First off, I think we need to define what we mean by “the political.” Every major public figure in Great Britain is hastening to define the riots as apolitical, to deny them any sort of political relevance whatsoever, and this should be the first indication for extreme caution. Indeed, I would argue that this urge to strip the riots of political agency is itself a highly politicized tactic, designed to allow the police to intervene in the events with little or no public outcry. Keep in mind that the U.K. Government was the first to defend the rights of the Egyptian rioters to occupy Tahrir Square and other public areas, and to condemn Mubarak’s crackdown as totalitarian. This now places them in an uneasy position in relation to their own rioters: a police crackdown might risk too clearly exposing the glaring hypocrisy of their position. Thus the attempt to paint the rioters as merely “opportunistic looters” allows them to deny the analogy between political discontent in Egypt and England –East and West– which would otherwise be all too apparent.

By this I do not mean to suggest that the events are identical; the situations are of course different, and they demand differing analyses. But we should bear in mind that the attempt to paint the rioters as “opportunistic looters” was the exact same tactic used by Mubarak himself, in virtually identical language, to de-legitimize his political opponents. This, again, should give us pause for thought.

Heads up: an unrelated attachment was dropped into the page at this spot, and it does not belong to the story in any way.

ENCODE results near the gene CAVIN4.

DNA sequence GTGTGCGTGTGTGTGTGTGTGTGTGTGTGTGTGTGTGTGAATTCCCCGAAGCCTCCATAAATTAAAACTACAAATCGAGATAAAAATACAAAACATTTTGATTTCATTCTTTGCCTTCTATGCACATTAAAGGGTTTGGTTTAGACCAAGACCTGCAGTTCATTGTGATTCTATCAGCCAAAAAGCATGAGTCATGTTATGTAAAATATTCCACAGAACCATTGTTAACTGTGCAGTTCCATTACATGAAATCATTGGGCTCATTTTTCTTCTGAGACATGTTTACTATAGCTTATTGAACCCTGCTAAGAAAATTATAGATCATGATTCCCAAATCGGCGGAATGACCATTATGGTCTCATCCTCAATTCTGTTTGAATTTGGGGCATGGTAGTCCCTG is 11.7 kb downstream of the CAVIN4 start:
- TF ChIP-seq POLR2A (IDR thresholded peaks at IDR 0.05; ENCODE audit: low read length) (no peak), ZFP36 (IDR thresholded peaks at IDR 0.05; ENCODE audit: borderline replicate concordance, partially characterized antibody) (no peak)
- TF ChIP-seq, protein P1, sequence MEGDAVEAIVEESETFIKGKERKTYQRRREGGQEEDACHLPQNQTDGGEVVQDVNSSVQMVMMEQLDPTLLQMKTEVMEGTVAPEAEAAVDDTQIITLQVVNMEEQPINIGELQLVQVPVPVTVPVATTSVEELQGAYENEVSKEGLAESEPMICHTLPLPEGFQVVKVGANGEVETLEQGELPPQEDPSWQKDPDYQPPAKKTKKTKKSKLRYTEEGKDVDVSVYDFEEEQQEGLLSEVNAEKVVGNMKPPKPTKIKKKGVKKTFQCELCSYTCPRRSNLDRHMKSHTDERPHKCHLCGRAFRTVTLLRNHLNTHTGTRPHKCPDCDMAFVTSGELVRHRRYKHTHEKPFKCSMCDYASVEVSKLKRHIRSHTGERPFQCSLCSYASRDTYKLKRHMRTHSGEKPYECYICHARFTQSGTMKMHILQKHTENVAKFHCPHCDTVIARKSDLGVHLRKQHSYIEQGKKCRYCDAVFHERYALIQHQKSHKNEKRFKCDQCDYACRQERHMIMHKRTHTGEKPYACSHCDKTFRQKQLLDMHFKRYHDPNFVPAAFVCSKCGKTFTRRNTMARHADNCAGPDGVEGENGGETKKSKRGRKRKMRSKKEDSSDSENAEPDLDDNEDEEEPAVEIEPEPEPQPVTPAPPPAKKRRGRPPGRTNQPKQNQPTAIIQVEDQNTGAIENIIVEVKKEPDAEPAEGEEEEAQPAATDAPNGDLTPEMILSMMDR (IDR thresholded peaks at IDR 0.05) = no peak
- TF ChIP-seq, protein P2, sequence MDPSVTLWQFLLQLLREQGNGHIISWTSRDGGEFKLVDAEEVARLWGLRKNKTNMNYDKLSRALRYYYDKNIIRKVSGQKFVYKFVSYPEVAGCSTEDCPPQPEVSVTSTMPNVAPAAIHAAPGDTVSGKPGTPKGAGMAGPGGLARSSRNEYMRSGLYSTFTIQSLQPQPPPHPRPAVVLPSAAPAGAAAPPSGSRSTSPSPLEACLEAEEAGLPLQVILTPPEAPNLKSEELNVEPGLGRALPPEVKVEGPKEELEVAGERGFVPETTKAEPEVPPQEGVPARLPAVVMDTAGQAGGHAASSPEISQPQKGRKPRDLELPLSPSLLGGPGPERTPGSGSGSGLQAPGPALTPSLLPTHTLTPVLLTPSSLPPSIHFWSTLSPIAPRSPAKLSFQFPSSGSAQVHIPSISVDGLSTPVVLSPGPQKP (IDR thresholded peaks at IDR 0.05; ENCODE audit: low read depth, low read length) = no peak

If we define “the political” in terms of its etymological roots in the Greek politika, it would refer in the broadest sense to things concerning “the affairs of the city,” or polis. In that sense, the London riots are undeniably political. What the U.K. government seems to be doing is defining the political much more narrowly, in terms of the established procedures of the existing British State: legal tribunals, national elections, protests authorized by state permits, etc etc. Certainly these recent events deny this form of categorization. But it would then seem as if the first task of the State is to assert a monopoly on “legitimate” political tactics, if not on politics tout court, so as to de-legitamize the actions of those who reject this monopoly. This would be analogous to the way in which the law asserts a monopoly on violence, stating: you have no right to murder someone; if you do murder someone, the law may (legitimately) murder you. That is, the legal system does not eradicate violence but merely transfers its legitimation to the the State. In like manner, the State defines “the political” as the legitimizing tactics of the State itself, in a closed loop which permits no outside entry. It’s a sleight-of-hand trick, but no less powerful for all that.